Daniel Everett

Daniel Everett, 32 years old, is an american artist/photographer native from Hudson (Ohio), he now lives in Provo (Utah).

We first discovered his work in 2009 when we published some of his photographs in Bruit de Fond / Background Noise, and we collaborated again with him for the Bartholomew show in 2011. It seemed logical for us to finally publish a book with his own work.

We’re delighted to present you some key elements in order to fully understand his work and to introduce you to his personality throughout this conversation. Enjoy!

What is your background (school, works)?

I received a BFA in photography from Brigham Young University, and then an MFA from the School of The Art Institute of Chicago. I’ve spent time working as an art assistant, graphic designer, missionary, architectural photographer, and digital art archivist. I’m now a professor of new genres at BYU.

Your work draws a thin line between sculpture and photography, you use the words image or sculpture to credit it; how do you link these two mediums?

I make the distinction purposely slippery in my work. When using those labels on the Internet you are simply requesting a certain perception from your viewer, but in my physical work I’m also interested in a similar kind of slippage. I’m interested in how a photograph changes when treated as a sculptural object and likewise, how the understanding of a sculpture changes when reduced to two dimensions.

Overall, in making my art I’m not concerned with finality. One of the advantages of working digitally is the ability to endlessly revisit and revise work without ever having to ultimately commit. So even after something has been publicly exhibited in a particular form, I’m still open to letting it evolve and exist simultaneously in multiple states.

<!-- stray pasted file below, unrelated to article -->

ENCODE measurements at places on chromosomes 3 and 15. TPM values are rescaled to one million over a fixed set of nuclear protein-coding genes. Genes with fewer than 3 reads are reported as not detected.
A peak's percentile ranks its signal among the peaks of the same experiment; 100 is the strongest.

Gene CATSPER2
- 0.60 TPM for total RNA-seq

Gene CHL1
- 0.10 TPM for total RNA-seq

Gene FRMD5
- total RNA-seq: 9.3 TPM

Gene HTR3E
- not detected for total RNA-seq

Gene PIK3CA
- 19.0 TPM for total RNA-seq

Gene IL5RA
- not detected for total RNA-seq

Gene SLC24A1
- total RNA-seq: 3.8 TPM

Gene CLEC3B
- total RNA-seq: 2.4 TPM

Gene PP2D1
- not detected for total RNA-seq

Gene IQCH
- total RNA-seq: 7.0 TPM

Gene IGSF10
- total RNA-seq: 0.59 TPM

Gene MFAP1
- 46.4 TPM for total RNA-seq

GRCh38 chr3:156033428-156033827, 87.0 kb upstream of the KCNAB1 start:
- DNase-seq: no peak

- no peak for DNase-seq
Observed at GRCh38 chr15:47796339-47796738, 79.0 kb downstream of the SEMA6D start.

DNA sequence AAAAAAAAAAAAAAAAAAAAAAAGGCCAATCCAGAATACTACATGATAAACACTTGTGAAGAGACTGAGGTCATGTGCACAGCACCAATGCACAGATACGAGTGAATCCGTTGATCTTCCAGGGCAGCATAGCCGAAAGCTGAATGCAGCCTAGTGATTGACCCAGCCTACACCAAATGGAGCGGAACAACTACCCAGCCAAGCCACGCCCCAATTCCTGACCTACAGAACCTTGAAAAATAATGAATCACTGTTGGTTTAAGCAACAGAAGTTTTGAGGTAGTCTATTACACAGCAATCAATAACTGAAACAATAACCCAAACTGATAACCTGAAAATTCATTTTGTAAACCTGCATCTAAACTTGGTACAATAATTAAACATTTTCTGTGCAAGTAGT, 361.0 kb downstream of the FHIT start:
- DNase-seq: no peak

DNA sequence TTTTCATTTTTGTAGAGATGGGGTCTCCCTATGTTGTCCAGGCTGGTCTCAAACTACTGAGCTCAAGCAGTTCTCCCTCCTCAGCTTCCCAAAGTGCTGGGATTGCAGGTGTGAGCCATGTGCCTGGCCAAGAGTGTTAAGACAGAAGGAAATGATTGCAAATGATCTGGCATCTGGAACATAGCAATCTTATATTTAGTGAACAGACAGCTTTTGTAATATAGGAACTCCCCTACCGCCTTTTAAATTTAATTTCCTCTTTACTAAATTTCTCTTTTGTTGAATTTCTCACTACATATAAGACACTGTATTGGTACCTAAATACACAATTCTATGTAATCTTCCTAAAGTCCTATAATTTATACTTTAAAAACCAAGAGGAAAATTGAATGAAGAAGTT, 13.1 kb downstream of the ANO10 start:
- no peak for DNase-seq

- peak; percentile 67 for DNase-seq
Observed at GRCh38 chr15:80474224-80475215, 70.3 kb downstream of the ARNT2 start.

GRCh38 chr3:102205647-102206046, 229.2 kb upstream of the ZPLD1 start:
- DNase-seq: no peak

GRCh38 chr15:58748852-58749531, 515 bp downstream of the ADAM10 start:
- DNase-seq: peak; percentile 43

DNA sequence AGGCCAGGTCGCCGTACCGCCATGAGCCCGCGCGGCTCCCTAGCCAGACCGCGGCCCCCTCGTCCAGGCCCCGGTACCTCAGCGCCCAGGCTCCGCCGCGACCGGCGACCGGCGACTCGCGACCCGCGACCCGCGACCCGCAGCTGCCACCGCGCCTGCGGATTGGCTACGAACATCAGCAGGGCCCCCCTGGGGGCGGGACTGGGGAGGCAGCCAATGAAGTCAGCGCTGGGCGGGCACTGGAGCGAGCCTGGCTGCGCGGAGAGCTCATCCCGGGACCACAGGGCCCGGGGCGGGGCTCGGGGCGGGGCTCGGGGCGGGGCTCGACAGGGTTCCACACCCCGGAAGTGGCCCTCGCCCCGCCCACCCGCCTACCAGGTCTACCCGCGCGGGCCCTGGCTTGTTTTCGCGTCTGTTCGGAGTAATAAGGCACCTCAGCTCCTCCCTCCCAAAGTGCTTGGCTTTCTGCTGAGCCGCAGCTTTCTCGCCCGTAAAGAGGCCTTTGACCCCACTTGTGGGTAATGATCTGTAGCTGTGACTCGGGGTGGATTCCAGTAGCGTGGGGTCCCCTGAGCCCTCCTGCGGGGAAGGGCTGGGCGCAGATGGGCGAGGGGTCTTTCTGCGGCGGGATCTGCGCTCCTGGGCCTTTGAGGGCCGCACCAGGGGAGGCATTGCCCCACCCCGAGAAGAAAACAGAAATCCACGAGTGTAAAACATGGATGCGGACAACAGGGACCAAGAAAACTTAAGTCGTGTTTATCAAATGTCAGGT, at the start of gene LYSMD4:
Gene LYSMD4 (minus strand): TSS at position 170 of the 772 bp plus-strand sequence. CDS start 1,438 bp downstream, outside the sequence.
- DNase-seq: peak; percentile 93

How are they working together in an exhibition space?

In my shows I generally have photography, sculpture, video, and installation elements all interacting. Despite the differences in medium, everything I do comes from the same place conceptually and it makes sense to me to bring them all into dialogue. When preparing an exhibition, I’m constructing a kind of constellation – using the individual pieces as building blocks to organize something new that functions singularly. In that situation I’m very interested in questions of materiality and scale and the reciprocal relationships between pieces.

What are your actual thoughts and feelings concerning the non places, or anonymous spaces you photographed?

I’m still figuring that out. I think once I do, I’ll be done with it as a subject matter. I believe that all worthwhile work comes from a point of ambivalence or struggle on the part of the artist. In regard to why I feel drawn to that type of space, there is something very appealing to me about blandness, order, and the aesthetics of efficiency. Part of me wants to believe wholeheartedly in the promises and ideals of modernism, but I was born too late for that kind of thinking.

It seems that you have travelled a lot, was it mostly for photographic purpose or just for the wish of discovering new lands?

Yeah, I’ve been lucky enough to travel quite a bit as an assistant, and also on my own and with my wife. I don’t know how much traveling actually teaches me about the places I visit, but it helps dislocate me from my own context and allows me to see things from a better perspective. When I travel I do always bring photo equipment, but don’t always end up using it.